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Was it that unusual for Narendra Modi to tear up?

September 30, 2015 11:19 IST

At the Facebook townhall, Modi again showed a side of him that is at odds with his tough-as-nails public persona, says Sohini Das.

An emotional Indian Prime Minister indeed grabbed the eyeballs of the Western media.

Sample these headlines: ‘Indian PM gets emotional’ (Sydney Morning Herald); ‘India’s Modi grew emotional at Facebook as he recalls his childhood’ (Fortune); or ‘Modi breaks down in tears discussing mother at Facebook event’ (Time).
 
What has perhaps caught their fancy is that, known for his ‘tough’ image, Narendra Damodardas Modi’s public persona is hardly equated with tearing up in public.
 
Or is there an emotional man hiding behind a tough exterior? This is definitely not the first time that Modi has let down his guard during a public meeting. For instance, we saw him fighting back tears at the Parliament days after his party’s sweeping victory at the Lok Sabha elections. He is known to have publicly cried among his party workers at the Bharatiya Janata Party headquarters in Ahmedabad after the 2007 Gujarat Assembly elections.
 
One of his old colleagues recollects “He has a very mild heart. He can be quite emotional at times.” Especially when it comes to his mother, Hiraba. This 90-something lady who lives with her son Pankaj Modi in a no-frills government quarter in Sector 22 of Gandhinagar is one of the last few links that Modi has with his family.
 
Attracted to the Rashtriya Swayamsevak Sangh ideology at a tender age of eight (when he had started training at the local RSS shakhas at Vadnagar), Modi became an RSS  ‘pracharak’ in 1978. As ‘pracharaks’ (or campaigners) are not expected to stay close to their individual families or even maintain close ties with them, Modi has almost always lived the life of a recluse.
 
In fact, it was after many years that he returned to visit his ancestral home in one of Vadnagar’s narrow lanes, after he became the chief minister of Gujarat in 2000. Having left home at a very early age, Modi’s formative years were spent roaming the country. He is not known to have maintained close links with his family during all these years. Eventually his family sold the Vadnagar property and moved to Gandhinagar, where Hiraba lives with her son who is a Gujarat government official.

Thereafter, he has visited his mother at least twice a year, once on his birthday, and the other during the Gujarati New Year (immediately following Diwali). These meetings have been highly publicised, capturing huge media attention as the years went by and Modi’s stature in national politics grew. So much so, that the personal meeting between a mother and son became photo-opportunities for the media, who clicked photos of Modi and his mother in the now famous swing in the verandah of his brother’s house.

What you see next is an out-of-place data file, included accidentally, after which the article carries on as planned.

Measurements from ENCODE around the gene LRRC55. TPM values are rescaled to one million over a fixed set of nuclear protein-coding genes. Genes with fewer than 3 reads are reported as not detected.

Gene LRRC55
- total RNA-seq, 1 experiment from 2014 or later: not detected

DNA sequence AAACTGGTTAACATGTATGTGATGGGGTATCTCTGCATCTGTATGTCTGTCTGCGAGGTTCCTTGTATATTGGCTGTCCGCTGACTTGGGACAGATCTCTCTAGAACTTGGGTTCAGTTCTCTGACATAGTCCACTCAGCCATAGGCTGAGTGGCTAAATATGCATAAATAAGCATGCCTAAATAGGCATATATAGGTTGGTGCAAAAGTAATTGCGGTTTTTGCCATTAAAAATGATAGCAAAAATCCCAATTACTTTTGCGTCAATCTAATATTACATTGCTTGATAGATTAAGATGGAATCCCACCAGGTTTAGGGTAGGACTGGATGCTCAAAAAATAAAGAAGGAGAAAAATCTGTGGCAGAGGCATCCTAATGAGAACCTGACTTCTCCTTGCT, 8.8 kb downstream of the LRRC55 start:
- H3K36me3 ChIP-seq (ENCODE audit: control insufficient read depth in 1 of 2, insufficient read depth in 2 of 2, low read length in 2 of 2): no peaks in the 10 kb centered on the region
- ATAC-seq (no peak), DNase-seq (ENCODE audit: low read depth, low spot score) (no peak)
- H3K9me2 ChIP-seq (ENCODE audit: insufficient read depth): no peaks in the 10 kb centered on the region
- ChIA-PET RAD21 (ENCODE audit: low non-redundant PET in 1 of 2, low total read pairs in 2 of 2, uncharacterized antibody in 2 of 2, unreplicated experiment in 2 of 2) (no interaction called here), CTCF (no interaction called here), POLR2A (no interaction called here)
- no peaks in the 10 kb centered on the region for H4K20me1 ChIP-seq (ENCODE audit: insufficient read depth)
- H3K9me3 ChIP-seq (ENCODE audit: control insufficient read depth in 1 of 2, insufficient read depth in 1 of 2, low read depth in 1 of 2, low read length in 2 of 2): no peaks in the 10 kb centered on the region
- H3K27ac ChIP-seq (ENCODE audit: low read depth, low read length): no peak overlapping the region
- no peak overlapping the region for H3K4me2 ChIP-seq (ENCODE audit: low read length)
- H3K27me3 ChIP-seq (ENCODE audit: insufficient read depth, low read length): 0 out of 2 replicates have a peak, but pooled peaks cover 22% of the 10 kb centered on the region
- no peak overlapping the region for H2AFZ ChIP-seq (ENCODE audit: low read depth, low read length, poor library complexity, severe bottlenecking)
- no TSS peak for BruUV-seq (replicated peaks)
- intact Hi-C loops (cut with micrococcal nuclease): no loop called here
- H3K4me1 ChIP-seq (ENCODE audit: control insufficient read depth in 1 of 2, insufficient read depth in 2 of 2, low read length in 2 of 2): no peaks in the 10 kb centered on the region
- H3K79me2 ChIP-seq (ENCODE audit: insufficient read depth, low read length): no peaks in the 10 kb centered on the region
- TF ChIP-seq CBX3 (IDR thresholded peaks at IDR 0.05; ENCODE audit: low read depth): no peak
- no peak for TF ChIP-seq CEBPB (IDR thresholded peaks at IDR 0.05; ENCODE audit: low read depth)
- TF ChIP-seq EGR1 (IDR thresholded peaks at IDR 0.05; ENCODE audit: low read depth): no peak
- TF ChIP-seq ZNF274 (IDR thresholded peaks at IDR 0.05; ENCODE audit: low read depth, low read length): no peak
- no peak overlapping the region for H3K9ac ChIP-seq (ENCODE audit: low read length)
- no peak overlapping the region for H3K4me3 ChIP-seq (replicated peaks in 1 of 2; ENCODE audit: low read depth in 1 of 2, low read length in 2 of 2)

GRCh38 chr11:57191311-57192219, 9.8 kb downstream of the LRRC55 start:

Having visited the house, one can very well guess why the verandah was the chosen spot. The tiny living room with spartan furniture could hardly have accommodated the TV crews. No one knows if Modi visited his mother in private. He, at least, has chosen the two above mentioned occasions to be a very public one.
 
“Since he took charge of the Prime Minister’s office, the visits have become rarer now,” reveals a close aide. “He visited her when he was in town during the Vibrant Summit.”
 
So, has a 65-year old Modi slowly started missing his family at his sprawling 7 Race Course Road residence?
 
“He can easily move her into a separate bungalow in Delhi if he wants to,” says the aide. “But he won’t, as ‘pracharaks’ choose this hard way of life. Their life revolves around bigger ideals, rising above personal relations.”
 
In an emotionally charged event at Facebook’s headquarters at Menlo Park, the prime minister struggled to control his emotions after Facebook CEO Mark Zuckerberg asked him about his mother. While he started with his usual elan, he took a long pause to hold back his tears as he spoke about his family’s hardships and the sacrifices that his mother had to make for her children.
 
His detractors, though, dismiss it as a publicity stunt. “Why would someone who is so close to his mother always choose to meet her in full media glare? Shouldn’t this meeting be private?” asks a political activist in the state.
 
His colleagues in the BJP, however, choose to defend Modi. “He is forgiving unlike his vindictive image. At times, people with soft hearts put up a tough exterior,” says one of his colleagues.
 
Whichever version might be true, Modi is known to have his moments of vulnerability. There was definitely nothing unusual with the Menlo Park event.  

Image: PM Narendra Modi teared up while talking about his mother during Facebook's Townhall event in California. Photograph: PTI

Sohini Das
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